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Pencil Beam Dose Algorithm for Intensity Modulated Proton Therapy with Scanning Proton Beams

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H Wang

H Wang1,2,3, H Zheng1,2,3 , R Cao1,2,3 , J Jia1,2,3 , J Song1,2,3*, T He1,2,3 , Y Wu1,2,3, FDS Team, (1) Key Laboratory of Neutronics and Radiation Safety, Institute of Nuclear Energy Safety Technology, Chinese Academy of Sciences, Hefei, Anhui, 230031, China, (2) Anhui Radiotherapy Engineering Technology Research Center, Hefei Anhui 230031, China, (3) Collaborative Innovation Center of Radiation Medicine of Jiangsu Higher Education Institutions,Su Zhou 215006, China


SU-I-GPD-T-111 (Sunday, July 30, 2017) 3:00 PM - 6:00 PM Room: Exhibit Hall

Purpose: Accurate dose calculation plays a vital role in achieving the dosimetric advantage of intensity modulated proton therapy (IMPT). A pencil beam (PB) algorithm, which takes lateral inhomogeneity into special account to achieve high accuracy, was developed for the Accurate Radiation Therapy System (KylinRay-IMPT).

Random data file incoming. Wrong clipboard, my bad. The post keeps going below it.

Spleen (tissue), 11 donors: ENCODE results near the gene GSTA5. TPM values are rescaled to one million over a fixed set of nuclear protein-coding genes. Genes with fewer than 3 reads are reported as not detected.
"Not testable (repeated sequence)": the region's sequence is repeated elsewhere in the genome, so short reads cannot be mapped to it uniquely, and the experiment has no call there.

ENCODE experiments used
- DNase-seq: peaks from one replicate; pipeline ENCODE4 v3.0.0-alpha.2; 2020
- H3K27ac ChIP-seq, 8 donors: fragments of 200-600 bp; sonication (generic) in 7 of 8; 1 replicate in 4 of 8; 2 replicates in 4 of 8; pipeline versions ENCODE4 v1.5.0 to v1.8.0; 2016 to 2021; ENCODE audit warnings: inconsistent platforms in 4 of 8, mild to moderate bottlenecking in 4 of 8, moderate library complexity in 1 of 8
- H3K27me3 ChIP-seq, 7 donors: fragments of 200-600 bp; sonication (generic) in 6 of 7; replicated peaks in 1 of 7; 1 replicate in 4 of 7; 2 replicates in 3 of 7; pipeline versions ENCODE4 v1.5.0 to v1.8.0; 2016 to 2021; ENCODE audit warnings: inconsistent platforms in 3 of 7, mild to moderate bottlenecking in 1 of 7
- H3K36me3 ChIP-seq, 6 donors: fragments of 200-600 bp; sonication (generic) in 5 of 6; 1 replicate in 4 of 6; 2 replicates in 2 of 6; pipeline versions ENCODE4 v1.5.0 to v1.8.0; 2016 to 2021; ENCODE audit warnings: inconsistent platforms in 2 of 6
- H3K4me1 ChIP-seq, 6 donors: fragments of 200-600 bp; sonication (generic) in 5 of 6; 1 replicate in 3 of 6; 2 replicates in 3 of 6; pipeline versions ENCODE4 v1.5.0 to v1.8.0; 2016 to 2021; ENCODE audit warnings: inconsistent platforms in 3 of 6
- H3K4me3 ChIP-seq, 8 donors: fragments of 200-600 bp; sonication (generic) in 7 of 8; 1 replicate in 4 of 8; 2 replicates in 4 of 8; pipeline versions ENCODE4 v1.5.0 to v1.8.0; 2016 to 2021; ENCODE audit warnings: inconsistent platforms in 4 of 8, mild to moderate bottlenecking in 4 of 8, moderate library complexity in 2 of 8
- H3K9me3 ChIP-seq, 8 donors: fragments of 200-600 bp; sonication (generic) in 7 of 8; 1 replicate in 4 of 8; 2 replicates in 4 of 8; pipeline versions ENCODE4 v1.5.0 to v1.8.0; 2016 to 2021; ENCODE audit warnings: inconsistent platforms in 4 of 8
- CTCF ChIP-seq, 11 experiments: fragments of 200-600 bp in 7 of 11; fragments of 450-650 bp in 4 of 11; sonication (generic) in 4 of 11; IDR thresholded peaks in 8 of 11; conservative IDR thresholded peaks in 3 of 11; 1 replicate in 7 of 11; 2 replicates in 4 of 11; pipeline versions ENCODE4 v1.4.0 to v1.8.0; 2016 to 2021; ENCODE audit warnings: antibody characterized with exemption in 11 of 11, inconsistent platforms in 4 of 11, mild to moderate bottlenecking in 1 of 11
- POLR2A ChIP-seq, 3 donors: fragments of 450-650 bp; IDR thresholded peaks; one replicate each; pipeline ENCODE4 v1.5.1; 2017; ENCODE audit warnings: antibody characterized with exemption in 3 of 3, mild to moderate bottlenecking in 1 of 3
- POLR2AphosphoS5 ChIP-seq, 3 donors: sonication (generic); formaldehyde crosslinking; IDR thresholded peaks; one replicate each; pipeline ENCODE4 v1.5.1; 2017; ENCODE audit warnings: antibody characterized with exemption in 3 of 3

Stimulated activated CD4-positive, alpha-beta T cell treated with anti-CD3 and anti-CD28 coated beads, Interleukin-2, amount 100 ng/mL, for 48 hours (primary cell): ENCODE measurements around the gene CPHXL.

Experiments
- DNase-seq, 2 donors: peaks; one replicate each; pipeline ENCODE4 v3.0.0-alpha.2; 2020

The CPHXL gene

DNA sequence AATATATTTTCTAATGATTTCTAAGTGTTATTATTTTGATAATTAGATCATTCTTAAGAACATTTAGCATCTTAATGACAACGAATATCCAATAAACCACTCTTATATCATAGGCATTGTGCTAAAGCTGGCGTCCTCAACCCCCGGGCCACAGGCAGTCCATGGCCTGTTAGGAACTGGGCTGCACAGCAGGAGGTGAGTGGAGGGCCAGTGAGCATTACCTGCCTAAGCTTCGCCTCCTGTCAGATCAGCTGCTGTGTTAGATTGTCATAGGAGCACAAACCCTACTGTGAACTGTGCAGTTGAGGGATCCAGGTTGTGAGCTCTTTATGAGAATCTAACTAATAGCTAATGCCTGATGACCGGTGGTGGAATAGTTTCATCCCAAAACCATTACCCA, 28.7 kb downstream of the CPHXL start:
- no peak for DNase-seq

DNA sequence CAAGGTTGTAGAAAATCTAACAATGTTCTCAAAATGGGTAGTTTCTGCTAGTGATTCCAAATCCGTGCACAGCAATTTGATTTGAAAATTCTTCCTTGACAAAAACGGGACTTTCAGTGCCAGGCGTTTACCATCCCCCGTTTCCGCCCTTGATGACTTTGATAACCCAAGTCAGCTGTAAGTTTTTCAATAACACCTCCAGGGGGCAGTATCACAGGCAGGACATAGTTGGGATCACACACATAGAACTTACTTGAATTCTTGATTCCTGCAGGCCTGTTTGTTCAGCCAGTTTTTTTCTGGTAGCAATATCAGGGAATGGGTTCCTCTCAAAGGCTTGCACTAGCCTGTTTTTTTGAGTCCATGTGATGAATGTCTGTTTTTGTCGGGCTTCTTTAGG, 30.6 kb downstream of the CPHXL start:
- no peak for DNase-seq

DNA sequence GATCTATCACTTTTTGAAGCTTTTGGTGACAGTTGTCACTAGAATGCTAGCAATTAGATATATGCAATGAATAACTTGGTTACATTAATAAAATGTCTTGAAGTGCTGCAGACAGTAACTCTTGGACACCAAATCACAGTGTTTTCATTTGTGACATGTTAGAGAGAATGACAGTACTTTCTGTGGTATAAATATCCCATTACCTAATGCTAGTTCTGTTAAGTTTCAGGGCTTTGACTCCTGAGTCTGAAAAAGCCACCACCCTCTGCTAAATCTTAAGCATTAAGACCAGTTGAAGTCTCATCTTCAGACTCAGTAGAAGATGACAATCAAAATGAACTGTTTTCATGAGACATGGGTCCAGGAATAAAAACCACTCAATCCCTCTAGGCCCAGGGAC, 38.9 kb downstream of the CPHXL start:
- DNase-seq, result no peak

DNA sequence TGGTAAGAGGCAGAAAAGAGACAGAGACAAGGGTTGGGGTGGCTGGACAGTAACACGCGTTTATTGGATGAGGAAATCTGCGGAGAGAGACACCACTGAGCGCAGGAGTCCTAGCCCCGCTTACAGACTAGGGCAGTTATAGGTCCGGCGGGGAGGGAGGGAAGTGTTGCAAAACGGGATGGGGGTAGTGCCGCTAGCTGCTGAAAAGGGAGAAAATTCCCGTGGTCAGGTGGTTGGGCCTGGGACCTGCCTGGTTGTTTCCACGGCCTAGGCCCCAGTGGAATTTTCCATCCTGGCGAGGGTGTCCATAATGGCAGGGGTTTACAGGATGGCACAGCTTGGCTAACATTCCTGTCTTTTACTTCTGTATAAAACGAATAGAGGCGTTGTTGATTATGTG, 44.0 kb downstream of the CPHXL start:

Methods: The pencil beam algorithm used “stopping power - lateral spread” model. Each pencil beam was transported along its mean direction; and the depth dose was derived with stopping power and range straggling of the radiated material which enabled effective treatment of longitudinal inhomogeneity, while lateral distribution was obtained using Fermi-Eyges theory. To better treat lateral inhomogeneity, a broad proton scanning beam was divided into multiple thinner pencil beams hexagonally distributed around the original beam center. It was found that this splitting method was more efficient than conventional orthogonal grid splitting. Furthermore, during the transport of each proton pencil beam, a proper weight averaging method was used to consider the stopping/scattering effects of all the materials within the pencil beam region, which was in contrast to conventional methods only considering materials on the central axis.

Results: The algorithm was benchmarked against Monte Carlo (MC) simulation with both homogeneous and heterogeneous phantoms to test its accuracy. Five beam energies, spanning the energy range with clinical interest, have been investigated. The maximum dose difference between the PB algorithm and MC result is about 2% for homogeneous cases, 3% for the heterogeneous cases, and planar dose gamma analysis yields pass rate of at least 98% with 2%/2mm criteria and 10% dose threshold.

Conclusion: A PB algorithm which explicitly took heterogeneities into account has been presented. The accuracy of the algorithm is tested and preliminarily verified, and further testing with clinical cases is underway.

Funding Support, Disclosures, and Conflict of Interest: This work was supported by the National Natural Science Foundation of China (No.11605233).

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